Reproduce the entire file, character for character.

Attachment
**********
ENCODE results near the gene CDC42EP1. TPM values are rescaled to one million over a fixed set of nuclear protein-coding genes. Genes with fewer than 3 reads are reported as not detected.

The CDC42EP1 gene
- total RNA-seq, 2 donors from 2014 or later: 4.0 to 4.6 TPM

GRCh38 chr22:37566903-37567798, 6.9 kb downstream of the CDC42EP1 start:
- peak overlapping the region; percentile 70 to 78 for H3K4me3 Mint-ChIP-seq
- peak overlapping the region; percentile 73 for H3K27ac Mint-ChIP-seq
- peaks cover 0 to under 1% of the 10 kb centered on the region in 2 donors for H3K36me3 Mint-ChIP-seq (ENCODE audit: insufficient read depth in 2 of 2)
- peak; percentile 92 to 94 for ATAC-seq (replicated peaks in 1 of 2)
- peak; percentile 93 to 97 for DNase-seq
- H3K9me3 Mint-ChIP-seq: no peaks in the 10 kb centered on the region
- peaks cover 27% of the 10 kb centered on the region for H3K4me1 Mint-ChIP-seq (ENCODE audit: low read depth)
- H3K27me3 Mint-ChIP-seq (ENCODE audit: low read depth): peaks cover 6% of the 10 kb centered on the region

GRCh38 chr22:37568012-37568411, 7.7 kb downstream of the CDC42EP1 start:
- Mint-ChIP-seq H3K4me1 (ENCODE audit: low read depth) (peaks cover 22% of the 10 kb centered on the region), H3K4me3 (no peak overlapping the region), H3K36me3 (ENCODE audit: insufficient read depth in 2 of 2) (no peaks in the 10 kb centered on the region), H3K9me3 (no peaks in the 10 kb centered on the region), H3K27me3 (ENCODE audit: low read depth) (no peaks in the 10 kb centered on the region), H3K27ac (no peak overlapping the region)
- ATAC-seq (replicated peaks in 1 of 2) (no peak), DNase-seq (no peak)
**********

ENCODE results near the gene CDC42EP1. TPM values are rescaled to one million over a fixed set of nuclear protein-coding genes. Genes with fewer than 3 reads are reported as not detected.

The CDC42EP1 gene
- total RNA-seq, 2 donors from 2014 or later: 4.0 to 4.6 TPM

GRCh38 chr22:37566903-37567798, 6.9 kb downstream of the CDC42EP1 start:
- peak overlapping the region; percentile 70 to 78 for H3K4me3 Mint-ChIP-seq
- peak overlapping the region; percentile 73 for H3K27ac Mint-ChIP-seq
- peaks cover 0 to under 1% of the 10 kb centered on the region in 2 donors for H3K36me3 Mint-ChIP-seq (ENCODE audit: insufficient read depth in 2 of 2)
- peak; percentile 92 to 94 for ATAC-seq (replicated peaks in 1 of 2)
- peak; percentile 93 to 97 for DNase-seq
- H3K9me3 Mint-ChIP-seq: no peaks in the 10 kb centered on the region
- peaks cover 27% of the 10 kb centered on the region for H3K4me1 Mint-ChIP-seq (ENCODE audit: low read depth)
- H3K27me3 Mint-ChIP-seq (ENCODE audit: low read depth): peaks cover 6% of the 10 kb centered on the region

GRCh38 chr22:37568012-37568411, 7.7 kb downstream of the CDC42EP1 start:
- Mint-ChIP-seq H3K4me1 (ENCODE audit: low read depth) (peaks cover 22% of the 10 kb centered on the region), H3K4me3 (no peak overlapping the region), H3K36me3 (ENCODE audit: insufficient read depth in 2 of 2) (no peaks in the 10 kb centered on the region), H3K9me3 (no peaks in the 10 kb centered on the region), H3K27me3 (ENCODE audit: low read depth) (no peaks in the 10 kb centered on the region), H3K27ac (no peak overlapping the region)
- ATAC-seq (replicated peaks in 1 of 2) (no peak), DNase-seq (no peak)